Abercrombie topless models open shop in Savile Row

LONDON (Reuters) - U.S. clothes retailer Abercrombie & Fitch brought its half-naked male models to Savile Row on Thursday shocking the discreet tailors to the well-to-do and pleasing teenage girls.

Customers attend the official opening of a new Abercrombie & Fitch store in central London March 22, 2007. REUTERS/Alessia Pierdomenico

Abercrombie & Fitch took its first step outside of North America with bare chests and blaring music courting the controversy that has helped make it a top-selling teenage brand at home.

A spokesman for the clothier, Tom Lennox, confirmed the London opening was the start of a global expansion.

“In Europe and the Far East, we’re aggressively looking for real estate,” he said. Tokyo is expected to be next.

Tailors on “the Row”, for 200 years the clothes makers to English aristocracy, were also keen to give their opinion on the newcomer pumping dance music into the narrow street.

Abercrombie & Fitch’s racy advertising and merchandising -- whether billboards featuring Bruce Weber photographs of muscular young men in tight T-shirts or slipping out of their jeans -- is a departure for the upmarket shopping district.

Across the road at Ede and Ravenscroft, providers of royal garments for 12 coronations since 1689, some employees complained the store would spoil the street’s cachet, while others said the $7 billion (4 billion pound) brand’s arrival was positive.

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Company executives hope the mix of edgy image and casual sportswear will build it a niche outside North America that rivals like Gap have struggled to find.


Retail analysts on both sides of the Atlantic say Abercrombie & Fitch, founded in 1892 and originally a hunting and fishing outfitters, faces mixed fortunes in Europe where homegrown fast fashion giants Zara, owned by Spain’s Inditex, and Swedish H&M dominate the market.

Many of the nearly 200 people, mostly teenagers, queuing in the rain for the 18,000 square feet store were clutching bags from H&M where pop star Madonna’s collection for the chain had just gone on sale.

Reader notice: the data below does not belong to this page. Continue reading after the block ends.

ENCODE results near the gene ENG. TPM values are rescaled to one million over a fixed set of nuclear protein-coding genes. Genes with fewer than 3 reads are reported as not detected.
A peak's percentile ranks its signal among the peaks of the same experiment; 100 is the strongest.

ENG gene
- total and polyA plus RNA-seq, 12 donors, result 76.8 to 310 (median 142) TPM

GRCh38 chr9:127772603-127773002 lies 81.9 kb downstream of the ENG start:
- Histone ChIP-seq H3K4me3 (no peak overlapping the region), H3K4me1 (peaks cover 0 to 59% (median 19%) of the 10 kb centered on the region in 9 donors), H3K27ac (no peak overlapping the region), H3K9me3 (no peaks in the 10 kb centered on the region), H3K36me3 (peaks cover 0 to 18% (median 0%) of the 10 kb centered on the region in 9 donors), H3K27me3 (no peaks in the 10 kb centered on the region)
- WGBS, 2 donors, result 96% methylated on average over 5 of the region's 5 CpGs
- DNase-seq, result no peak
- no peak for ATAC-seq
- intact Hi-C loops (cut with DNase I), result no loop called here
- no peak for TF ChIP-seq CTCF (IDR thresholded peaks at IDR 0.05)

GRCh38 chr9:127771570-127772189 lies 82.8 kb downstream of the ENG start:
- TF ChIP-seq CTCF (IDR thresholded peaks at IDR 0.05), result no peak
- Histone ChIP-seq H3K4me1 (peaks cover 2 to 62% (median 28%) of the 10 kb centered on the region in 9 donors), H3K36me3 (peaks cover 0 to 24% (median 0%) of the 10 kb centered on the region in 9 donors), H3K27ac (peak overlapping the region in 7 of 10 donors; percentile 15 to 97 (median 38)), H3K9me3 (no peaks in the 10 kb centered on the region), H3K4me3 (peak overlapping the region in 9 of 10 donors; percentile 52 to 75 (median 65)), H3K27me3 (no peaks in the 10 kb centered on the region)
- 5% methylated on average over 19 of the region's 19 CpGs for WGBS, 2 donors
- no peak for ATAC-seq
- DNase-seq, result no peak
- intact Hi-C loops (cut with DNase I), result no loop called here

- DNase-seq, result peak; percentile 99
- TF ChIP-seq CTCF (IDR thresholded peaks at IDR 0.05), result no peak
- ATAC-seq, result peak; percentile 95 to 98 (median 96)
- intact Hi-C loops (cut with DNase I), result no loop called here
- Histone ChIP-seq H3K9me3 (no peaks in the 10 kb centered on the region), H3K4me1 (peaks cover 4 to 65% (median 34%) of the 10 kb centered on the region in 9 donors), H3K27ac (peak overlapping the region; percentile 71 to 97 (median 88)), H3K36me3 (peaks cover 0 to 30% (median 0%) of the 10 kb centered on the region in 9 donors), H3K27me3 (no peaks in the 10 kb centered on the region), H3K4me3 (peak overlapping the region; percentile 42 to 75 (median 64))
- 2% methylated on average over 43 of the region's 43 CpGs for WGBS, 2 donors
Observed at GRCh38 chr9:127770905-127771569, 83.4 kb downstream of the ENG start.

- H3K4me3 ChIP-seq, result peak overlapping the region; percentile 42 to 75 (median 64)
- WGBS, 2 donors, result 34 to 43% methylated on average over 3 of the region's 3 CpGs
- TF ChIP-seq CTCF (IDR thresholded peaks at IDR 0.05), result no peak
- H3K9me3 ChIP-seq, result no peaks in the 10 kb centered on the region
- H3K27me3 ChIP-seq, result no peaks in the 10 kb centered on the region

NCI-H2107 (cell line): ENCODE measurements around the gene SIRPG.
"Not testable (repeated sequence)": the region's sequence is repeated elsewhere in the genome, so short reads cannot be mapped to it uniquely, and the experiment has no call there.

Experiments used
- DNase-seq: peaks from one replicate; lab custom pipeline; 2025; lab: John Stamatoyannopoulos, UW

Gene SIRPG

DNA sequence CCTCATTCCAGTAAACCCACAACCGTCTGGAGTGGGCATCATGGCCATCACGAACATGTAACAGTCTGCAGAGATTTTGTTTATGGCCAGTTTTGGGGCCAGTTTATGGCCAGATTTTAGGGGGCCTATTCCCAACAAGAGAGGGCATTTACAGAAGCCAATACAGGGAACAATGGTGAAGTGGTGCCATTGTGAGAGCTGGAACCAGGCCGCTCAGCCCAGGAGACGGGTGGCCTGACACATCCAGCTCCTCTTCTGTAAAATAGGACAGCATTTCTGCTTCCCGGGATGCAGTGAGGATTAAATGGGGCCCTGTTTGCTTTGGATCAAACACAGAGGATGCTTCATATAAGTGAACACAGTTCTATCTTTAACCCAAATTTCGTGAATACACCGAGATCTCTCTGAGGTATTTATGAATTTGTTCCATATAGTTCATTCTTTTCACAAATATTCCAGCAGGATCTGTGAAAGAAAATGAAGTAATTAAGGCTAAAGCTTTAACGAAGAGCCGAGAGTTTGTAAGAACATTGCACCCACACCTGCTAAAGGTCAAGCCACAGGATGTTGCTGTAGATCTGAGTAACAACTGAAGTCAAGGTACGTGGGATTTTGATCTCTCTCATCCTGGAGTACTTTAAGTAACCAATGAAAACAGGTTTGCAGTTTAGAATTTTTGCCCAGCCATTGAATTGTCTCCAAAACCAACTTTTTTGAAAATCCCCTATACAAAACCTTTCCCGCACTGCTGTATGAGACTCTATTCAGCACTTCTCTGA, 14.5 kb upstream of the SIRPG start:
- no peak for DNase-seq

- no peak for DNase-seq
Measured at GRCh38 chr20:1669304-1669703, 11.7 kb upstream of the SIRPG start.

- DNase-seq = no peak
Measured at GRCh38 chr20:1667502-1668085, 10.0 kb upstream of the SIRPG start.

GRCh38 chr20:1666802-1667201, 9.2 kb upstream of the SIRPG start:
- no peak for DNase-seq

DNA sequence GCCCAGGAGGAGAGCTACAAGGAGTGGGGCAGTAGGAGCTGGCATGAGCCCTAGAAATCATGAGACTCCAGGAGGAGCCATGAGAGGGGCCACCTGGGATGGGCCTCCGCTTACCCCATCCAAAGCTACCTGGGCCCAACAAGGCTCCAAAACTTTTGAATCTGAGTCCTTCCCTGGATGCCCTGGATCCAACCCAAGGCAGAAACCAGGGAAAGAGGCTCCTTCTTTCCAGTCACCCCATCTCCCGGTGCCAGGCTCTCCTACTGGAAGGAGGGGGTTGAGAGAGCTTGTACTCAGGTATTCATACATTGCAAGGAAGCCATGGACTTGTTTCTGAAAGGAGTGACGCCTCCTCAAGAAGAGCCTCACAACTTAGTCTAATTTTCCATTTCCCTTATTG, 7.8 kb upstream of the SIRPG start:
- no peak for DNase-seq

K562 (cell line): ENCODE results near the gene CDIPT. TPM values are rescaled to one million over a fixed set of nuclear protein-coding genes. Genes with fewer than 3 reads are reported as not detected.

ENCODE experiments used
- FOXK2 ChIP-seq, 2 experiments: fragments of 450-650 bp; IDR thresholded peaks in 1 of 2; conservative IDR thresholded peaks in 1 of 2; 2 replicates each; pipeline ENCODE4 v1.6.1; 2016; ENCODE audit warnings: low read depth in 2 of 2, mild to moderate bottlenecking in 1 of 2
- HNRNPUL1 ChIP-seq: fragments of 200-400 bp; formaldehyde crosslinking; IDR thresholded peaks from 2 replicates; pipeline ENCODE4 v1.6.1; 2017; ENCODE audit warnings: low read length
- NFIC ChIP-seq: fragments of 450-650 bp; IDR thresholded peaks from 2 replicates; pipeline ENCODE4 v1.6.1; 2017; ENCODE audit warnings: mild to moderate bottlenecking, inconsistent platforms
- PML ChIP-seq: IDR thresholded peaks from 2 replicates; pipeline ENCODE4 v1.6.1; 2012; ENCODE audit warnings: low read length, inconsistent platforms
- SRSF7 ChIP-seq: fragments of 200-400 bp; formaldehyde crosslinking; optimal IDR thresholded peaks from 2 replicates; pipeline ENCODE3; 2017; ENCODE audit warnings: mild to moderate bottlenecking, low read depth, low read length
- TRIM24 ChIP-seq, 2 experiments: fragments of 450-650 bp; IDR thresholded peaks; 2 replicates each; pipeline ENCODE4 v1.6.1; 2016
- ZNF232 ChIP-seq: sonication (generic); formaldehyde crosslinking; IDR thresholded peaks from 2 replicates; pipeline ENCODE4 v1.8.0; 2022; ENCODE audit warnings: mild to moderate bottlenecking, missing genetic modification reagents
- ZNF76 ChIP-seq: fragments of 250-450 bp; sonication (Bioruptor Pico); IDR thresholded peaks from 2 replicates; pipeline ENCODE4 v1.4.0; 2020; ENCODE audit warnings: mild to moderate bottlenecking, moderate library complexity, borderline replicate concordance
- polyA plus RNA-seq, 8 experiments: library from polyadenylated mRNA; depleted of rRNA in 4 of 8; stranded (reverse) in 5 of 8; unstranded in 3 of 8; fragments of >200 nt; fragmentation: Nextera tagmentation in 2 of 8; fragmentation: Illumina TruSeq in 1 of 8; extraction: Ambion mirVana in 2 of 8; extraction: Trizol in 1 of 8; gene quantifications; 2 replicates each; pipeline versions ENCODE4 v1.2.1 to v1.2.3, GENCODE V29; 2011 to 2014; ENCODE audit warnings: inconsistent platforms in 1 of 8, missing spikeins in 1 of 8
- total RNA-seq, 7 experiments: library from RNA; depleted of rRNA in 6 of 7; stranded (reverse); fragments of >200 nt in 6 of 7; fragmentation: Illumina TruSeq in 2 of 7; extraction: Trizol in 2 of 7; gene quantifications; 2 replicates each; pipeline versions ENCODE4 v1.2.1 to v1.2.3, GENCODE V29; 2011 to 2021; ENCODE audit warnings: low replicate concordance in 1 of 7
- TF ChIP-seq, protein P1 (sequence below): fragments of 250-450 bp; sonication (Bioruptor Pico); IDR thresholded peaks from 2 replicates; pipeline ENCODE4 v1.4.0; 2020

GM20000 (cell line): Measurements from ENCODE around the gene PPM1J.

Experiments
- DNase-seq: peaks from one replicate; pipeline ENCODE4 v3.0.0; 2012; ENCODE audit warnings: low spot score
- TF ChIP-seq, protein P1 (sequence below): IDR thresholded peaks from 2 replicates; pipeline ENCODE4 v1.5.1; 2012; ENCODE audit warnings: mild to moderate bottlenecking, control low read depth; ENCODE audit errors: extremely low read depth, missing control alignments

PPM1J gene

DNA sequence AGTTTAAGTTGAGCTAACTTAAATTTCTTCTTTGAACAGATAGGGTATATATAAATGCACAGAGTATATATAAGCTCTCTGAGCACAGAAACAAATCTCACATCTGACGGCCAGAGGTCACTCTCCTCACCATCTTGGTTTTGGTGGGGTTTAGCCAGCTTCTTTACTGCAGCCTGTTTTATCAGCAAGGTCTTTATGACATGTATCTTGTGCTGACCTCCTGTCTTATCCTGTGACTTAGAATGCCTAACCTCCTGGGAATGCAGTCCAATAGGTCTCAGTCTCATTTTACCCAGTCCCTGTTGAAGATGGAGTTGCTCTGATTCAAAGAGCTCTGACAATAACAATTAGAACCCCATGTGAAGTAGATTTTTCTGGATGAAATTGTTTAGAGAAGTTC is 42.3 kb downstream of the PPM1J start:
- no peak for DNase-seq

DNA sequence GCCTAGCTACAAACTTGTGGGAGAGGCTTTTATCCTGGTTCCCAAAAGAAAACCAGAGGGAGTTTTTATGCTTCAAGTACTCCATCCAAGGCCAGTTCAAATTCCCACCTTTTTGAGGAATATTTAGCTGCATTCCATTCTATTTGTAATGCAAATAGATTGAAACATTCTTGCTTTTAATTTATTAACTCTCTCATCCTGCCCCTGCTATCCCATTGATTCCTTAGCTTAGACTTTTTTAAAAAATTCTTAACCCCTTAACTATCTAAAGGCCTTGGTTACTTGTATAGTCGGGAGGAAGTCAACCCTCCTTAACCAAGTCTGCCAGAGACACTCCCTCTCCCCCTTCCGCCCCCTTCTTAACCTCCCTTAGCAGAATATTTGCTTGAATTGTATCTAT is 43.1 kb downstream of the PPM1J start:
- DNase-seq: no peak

Christine Chen, a Needham & Co. analyst in San Francisco said Abercrombie & Fitch’s namesake chain was nearing saturation in the United States and success could come from a fast roll out of stores in Europe. Even so that strategy was high risk.

“One big store could be really successful, but if you overpopulate does it have the same cachet?”, Chen asked.

Its fortunes will be watched by Whole Foods Market, the premium organic foods chain due to launch its London flagship in early June. Meanwhile, stores from Topshop to supermarket giant Tesco plan U.S. expansion.

Bear Stearns analysts predict annual sales of more than $30 million from Abercrombie & Fitch’s London store, helped by the higher retail prices, although renovation costs are expected to crimp first-quarter earnings.

The company, also owner of Hollister and Ruehl brands, said last month it expects earnings growth in the mid-single digits, an outlook below the 11 percent rise analysts had expected.

Sarah Glenister, 18, who had travelled from outside London to the opening, shrugged off paying 60 pounds for a polo shirt and 25 pounds for a T-shirt -- double the U.S. retail price -- as she carried more than 150 pounds worth of clothes to the cashier.

“There isn’t anything else like this in London. I’ll definitely be back,” she said.

Additional reporting by Alexandria Sage in Los Angeles